While not groomed, two trails on the lakeside of the highway are well worth the effort because they bring you to the shore of Lake Tahoe where osprey and eagles can be spied. There’s a heated restroom in the General Creek campground. |

A perfect day | After checking the grooming schedule, follow in the path of the Olympians on the Red Trail that loops around General Creek. Cross the highway and follow the signs on the ungroomed Yellow Trail to the shores of Lake Tahoe for a lunch you picked up at Obexer’s General Store in Homewood.

Drone Promotions

Tahoe City Winter Sports Park

This winter park is located on the summer grounds of the Tahoe City Golf Course. It provides 4 km for both skating and striding, as well as a snowshoe loop/walking trail. The lodge features Cafe Zenon. Outside the door is a skating rink and sledding hill. Situated in the center of Tahoe City, the area is a perfect stop for a family who wants a quick introduction to winter sports downtown. |

A perfect day | Get out early to enjoy the freshly groomed tracks around the meadow. Keep your eyes peeled for a lake view on what in the summer is Hole 7, then head back to the lodge to change from skating skis to ice skates and hop onto the only ice skating rink on the North Shore of Lake Tahoe. Window shop through downtown Tahoe City, then grab a coffee or tea from Dam Café and sip them on Fanny Bridge over the waters of the rushing Truckee River. Take in the history of the area at Gatekeeper’s Museum.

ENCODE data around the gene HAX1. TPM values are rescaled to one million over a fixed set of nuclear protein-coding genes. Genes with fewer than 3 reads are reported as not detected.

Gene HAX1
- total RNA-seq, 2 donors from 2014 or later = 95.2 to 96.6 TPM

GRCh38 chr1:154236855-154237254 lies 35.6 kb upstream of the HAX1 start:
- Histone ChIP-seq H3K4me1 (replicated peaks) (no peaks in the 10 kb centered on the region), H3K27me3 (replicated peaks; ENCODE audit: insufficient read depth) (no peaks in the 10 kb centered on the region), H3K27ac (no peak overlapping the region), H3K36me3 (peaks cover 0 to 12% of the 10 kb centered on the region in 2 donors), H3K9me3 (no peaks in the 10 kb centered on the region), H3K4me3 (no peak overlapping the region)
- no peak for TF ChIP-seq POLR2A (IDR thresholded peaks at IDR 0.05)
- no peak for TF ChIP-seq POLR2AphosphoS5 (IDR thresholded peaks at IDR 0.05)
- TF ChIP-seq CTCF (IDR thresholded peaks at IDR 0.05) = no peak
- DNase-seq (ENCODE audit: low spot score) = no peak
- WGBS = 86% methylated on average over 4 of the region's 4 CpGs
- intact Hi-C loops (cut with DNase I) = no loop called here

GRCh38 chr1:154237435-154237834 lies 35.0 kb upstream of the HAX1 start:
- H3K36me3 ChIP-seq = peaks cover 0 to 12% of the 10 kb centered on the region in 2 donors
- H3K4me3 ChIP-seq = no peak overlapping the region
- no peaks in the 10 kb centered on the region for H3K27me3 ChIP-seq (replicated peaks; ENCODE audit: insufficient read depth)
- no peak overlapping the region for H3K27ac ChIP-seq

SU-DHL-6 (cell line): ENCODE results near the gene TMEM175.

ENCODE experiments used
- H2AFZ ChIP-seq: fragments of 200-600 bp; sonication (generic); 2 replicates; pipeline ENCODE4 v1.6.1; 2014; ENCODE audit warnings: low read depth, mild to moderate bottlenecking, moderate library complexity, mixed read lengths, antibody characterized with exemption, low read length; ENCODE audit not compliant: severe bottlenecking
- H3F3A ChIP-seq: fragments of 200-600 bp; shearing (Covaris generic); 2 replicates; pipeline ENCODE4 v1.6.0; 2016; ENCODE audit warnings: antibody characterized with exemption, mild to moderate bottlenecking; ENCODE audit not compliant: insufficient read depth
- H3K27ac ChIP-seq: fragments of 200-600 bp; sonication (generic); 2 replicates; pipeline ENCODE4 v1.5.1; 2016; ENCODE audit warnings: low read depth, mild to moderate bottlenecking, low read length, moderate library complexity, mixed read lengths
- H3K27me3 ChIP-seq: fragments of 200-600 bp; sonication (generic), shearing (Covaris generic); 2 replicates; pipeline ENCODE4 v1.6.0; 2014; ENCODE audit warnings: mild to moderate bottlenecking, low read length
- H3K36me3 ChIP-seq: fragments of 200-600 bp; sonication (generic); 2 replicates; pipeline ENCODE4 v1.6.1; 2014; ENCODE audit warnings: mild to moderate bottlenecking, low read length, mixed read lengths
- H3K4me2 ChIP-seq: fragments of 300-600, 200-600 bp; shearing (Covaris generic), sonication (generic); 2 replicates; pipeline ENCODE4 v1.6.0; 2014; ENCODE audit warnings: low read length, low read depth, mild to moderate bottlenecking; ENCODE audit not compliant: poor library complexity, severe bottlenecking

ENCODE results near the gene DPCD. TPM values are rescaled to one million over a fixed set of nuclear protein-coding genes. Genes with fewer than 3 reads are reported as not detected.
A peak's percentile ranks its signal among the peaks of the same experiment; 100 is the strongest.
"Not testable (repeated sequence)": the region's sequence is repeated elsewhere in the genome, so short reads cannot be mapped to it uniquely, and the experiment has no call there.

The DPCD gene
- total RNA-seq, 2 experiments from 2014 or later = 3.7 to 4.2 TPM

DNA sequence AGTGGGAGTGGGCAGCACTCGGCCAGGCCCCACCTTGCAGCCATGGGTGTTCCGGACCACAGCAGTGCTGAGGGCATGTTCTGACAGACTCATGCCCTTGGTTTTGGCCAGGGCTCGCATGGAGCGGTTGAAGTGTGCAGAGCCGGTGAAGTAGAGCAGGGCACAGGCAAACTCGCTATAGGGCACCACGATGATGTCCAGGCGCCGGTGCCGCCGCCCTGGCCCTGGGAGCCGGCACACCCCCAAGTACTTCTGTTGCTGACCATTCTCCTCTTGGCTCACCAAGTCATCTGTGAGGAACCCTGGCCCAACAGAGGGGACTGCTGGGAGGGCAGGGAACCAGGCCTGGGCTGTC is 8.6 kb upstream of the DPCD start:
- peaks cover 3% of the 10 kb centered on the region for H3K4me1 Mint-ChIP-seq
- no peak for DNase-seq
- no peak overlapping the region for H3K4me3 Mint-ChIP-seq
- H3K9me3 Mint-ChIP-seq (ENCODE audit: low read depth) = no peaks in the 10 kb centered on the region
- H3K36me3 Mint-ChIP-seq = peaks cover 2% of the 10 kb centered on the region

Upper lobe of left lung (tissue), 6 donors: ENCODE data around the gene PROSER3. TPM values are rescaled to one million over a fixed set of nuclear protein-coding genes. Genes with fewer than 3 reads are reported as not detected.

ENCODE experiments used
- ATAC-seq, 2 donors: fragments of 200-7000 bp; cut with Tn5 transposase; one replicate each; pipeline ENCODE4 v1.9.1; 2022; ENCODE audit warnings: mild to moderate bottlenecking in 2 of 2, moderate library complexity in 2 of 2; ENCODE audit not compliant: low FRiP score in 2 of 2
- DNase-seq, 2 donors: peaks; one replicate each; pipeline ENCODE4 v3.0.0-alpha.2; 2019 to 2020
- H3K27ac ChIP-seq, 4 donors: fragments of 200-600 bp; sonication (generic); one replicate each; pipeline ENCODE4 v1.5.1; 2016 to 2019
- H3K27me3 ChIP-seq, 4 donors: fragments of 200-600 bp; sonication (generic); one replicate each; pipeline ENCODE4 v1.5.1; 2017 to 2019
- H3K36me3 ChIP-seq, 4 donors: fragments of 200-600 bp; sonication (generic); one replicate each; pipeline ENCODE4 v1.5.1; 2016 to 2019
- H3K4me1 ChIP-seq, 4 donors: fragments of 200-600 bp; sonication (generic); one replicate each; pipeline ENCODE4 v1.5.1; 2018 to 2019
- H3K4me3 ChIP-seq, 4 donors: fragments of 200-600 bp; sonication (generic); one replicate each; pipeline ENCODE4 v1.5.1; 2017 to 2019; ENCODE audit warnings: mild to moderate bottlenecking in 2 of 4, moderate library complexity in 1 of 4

Tahoe Cross Country Ski Area

This much-loved, unassuming ski area is best known for its relaxed atmosphere where friends have been meeting to ski for decades. It’s also the home base for The Great Ski Race, the largest Nordic ski race west of the Mississippi. The area offers 65 km of skate and classic tracks trails that wind through a variety of terrain — some with awesome views of Lake Tahoe. Three trails allow dogs and a regular contingent of dog lovers are loyal season passholders. There are three warming huts with cocoa, tea and water, extensive programs for kids and free lessons offered for those with a trail pass almost every day of the week.

There’s a new executive director this year, Ben Grasseschi, who has coached the region’s best cross-country athletes for the past 20 years, including several with a shot to qualify for the 2018 Olympics in South Korea. Other changes include a new grooming machine and an interior remodel of portions of the lodge. |